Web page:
By Altaf Bhat

When I set off from Delhi to cover the Jaipur Literature Festival (my first art beat assignment) I was full of enthusiasm as controversial British-Indian author Salman Rushdie was expected to participate in the event. I had planned a sequence of photographs on the growing “Lit Fest” but all my planning turned out to be the proverbial “castle in the air”.

The festival’s invitation to Rushdie, whose 1988 novel “The Satanic Verses” is banned in India, sparked protests from some Muslim groups who said he had offended their religious sentiments. Rushdie made headlines in Indian media much before his arrival in the country. Muslim organizations in Jaipur threatened to hold protests if Rushdie was allowed into the country, and permitted to speak at the festival. The author and the organizers of the event maintained that Rushdie would participate.

The situation was shaping into a face-off between the literary circles and the Muslim organization and I was hoping to get a few good pictures. With shoe-throwing becoming the fad form of protest in India – Rahul Gandhi, heir-apparent of the Nehru-Gandhi dynasty, being the latest victim – I readied myself to get the best shot if Rushdie faced a similar fate during his presence at the event.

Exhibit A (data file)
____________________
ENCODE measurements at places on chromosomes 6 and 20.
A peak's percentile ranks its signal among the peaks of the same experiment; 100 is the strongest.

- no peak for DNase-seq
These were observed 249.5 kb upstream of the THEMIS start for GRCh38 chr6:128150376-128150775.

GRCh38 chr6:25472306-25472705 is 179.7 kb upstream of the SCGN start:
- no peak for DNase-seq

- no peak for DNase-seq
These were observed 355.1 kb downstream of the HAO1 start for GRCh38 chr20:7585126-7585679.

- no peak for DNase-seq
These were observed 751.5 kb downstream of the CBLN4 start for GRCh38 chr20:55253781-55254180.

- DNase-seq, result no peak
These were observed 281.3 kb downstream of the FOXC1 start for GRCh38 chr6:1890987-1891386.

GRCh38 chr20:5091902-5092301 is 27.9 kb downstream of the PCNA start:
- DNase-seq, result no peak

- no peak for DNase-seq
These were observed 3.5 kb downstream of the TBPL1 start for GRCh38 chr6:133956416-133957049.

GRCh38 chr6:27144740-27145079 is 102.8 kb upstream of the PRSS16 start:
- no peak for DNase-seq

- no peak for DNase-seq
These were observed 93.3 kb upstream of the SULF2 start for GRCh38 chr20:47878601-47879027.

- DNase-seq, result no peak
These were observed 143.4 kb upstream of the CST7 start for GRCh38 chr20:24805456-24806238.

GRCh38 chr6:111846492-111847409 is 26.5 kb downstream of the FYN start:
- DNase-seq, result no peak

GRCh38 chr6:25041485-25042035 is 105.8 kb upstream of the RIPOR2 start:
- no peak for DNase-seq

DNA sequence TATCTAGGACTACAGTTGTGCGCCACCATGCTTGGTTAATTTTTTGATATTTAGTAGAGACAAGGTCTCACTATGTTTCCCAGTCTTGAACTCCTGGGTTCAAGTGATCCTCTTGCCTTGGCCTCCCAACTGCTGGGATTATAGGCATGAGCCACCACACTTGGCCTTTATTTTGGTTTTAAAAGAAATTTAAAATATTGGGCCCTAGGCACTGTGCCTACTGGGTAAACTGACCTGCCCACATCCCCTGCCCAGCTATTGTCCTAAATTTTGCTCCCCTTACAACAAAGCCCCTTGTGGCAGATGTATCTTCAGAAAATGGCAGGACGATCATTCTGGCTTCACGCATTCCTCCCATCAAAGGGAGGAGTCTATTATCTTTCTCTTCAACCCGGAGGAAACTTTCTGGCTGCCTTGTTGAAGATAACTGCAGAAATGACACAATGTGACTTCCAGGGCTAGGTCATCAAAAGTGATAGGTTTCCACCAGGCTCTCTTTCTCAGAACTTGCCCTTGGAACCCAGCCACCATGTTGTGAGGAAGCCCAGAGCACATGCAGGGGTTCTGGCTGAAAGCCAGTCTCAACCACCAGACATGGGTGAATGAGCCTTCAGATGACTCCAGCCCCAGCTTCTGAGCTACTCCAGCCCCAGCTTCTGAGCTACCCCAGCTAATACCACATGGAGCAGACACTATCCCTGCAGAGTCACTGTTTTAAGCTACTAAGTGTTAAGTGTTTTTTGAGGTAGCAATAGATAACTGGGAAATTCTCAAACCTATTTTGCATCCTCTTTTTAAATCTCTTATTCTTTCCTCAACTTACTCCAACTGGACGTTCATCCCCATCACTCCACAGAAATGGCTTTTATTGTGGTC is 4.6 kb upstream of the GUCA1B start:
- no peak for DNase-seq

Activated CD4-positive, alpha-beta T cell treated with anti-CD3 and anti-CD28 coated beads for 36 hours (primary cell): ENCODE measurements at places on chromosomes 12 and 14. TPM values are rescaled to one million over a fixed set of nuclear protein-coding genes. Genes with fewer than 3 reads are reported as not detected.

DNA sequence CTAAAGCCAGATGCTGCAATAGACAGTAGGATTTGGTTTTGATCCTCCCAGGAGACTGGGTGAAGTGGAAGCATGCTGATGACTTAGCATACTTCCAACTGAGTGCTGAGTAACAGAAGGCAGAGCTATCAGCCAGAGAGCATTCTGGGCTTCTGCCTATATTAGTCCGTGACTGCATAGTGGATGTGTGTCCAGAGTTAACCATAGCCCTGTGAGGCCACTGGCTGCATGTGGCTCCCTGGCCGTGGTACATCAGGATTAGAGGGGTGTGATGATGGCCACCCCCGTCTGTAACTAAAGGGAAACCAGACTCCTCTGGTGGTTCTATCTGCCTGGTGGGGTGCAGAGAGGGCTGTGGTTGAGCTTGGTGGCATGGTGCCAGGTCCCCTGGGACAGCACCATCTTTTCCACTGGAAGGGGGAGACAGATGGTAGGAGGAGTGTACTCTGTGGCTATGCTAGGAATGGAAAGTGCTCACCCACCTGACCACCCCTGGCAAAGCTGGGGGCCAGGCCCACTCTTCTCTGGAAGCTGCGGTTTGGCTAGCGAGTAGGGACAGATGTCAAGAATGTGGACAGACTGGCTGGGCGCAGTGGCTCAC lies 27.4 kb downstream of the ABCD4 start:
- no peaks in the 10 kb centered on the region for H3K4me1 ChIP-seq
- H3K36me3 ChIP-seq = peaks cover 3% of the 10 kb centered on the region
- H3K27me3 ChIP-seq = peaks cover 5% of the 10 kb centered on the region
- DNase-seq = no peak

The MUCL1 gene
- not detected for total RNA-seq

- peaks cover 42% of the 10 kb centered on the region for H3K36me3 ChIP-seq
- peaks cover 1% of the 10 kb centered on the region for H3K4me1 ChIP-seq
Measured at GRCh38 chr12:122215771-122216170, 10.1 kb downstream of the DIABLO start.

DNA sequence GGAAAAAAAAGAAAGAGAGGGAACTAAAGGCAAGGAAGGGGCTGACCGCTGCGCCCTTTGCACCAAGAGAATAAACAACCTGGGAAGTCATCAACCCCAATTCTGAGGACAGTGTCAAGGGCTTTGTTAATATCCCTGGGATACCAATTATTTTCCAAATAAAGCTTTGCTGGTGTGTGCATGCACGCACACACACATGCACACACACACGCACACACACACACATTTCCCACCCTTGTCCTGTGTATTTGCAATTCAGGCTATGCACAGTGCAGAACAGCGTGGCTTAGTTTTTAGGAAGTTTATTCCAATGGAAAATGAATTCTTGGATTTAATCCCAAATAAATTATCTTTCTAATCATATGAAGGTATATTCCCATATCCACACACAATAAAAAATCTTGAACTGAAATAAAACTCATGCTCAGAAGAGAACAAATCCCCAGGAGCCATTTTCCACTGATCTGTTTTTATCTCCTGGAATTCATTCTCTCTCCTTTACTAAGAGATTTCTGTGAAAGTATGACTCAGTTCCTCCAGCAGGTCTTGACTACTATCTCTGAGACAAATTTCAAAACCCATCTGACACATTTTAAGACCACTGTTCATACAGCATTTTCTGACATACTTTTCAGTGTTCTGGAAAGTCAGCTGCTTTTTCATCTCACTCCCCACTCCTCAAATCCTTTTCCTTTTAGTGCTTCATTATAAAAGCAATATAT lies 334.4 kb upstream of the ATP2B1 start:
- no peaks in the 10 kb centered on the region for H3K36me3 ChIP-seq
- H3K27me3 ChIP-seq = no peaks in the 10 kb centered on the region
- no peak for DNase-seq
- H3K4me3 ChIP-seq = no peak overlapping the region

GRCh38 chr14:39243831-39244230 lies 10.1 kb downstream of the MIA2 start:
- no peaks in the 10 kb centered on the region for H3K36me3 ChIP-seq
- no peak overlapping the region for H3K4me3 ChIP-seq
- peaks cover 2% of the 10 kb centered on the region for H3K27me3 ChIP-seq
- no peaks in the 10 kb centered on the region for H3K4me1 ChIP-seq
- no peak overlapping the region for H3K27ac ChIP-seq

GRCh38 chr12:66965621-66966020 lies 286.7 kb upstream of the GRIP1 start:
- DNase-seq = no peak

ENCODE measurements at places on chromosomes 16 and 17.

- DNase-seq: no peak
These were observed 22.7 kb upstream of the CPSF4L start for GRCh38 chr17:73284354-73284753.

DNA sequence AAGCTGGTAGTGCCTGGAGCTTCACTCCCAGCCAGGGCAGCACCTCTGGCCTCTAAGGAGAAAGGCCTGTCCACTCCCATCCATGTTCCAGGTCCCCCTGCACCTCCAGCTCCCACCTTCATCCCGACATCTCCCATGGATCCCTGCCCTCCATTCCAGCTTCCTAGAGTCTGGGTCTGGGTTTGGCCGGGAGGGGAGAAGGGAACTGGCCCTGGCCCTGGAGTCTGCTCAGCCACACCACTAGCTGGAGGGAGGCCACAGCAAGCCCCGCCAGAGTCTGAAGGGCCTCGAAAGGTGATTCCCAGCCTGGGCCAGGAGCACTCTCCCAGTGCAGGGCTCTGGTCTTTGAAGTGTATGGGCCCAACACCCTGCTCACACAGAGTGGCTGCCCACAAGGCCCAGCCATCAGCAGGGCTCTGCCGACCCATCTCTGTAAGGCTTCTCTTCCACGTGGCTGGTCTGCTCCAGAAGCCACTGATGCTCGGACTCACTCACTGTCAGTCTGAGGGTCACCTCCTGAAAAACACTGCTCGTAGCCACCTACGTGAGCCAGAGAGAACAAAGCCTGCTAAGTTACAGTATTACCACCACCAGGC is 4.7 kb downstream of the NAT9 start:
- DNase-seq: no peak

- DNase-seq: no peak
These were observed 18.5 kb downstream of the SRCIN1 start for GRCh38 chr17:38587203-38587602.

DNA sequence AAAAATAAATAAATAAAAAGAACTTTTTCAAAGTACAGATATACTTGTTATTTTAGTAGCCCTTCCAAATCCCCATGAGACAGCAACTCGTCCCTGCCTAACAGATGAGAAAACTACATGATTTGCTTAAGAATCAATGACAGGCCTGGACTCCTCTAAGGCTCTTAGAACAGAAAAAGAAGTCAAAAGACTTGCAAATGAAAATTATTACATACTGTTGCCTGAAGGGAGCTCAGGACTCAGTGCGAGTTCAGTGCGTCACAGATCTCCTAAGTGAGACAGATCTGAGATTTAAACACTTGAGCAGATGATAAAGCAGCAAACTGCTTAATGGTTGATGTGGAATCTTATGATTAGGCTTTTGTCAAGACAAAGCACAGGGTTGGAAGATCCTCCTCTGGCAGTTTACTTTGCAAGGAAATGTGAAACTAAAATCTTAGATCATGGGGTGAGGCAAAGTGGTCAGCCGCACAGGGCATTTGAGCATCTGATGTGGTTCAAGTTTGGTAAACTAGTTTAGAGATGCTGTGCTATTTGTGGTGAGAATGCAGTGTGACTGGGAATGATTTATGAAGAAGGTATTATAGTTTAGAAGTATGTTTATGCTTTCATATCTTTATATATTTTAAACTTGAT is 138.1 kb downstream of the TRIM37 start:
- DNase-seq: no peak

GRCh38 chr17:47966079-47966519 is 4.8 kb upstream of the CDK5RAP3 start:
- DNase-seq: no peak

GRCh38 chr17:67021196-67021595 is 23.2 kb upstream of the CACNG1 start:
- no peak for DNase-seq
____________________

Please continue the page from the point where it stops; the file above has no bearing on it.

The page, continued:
Then, suddenly, came the announcement that the author would not attend the event in person after reported assassination threats against him. As a consequence, the Muslim organizations dropped their plans to hold protests.

There was a brief flutter when some authors read passages from Rushdie’s banned book but there was nothing of great significance for a photojournalist in it. Hopes of getting some good pictures were revived when the organizers of the festival said Rushdie would address the gathering through video conferencing – enough incitement for his opponents to renew their protest call.